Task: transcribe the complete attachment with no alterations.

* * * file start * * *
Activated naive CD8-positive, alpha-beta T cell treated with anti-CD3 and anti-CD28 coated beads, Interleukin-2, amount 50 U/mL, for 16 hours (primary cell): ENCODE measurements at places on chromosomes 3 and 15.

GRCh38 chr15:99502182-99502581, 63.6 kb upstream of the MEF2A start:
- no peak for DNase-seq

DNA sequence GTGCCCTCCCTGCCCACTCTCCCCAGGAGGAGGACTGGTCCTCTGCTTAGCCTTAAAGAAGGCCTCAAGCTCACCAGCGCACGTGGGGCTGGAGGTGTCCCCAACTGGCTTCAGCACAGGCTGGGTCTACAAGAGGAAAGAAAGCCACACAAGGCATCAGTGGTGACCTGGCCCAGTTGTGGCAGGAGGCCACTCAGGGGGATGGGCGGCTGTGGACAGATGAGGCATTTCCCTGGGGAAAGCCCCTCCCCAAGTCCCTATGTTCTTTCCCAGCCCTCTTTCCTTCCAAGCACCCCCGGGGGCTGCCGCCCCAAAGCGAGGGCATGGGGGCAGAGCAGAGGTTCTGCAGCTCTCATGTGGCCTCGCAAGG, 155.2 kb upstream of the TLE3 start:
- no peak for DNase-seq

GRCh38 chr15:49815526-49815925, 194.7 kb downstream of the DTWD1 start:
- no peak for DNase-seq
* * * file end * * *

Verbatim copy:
Activated naive CD8-positive, alpha-beta T cell treated with anti-CD3 and anti-CD28 coated beads, Interleukin-2, amount 50 U/mL, for 16 hours (primary cell): ENCODE measurements at places on chromosomes 3 and 15.

GRCh38 chr15:99502182-99502581, 63.6 kb upstream of the MEF2A start:
- no peak for DNase-seq

DNA sequence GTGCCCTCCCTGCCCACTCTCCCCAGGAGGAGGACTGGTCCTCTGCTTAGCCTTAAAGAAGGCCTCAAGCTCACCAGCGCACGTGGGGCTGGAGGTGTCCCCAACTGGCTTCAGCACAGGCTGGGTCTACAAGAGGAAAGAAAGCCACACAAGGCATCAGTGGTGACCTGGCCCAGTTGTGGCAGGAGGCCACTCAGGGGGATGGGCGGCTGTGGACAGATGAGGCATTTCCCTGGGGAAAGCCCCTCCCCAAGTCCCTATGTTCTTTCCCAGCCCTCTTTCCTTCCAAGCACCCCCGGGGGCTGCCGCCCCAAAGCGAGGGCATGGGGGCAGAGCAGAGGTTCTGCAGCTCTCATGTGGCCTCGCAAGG, 155.2 kb upstream of the TLE3 start:
- no peak for DNase-seq

GRCh38 chr15:49815526-49815925, 194.7 kb downstream of the DTWD1 start:
- no peak for DNase-seq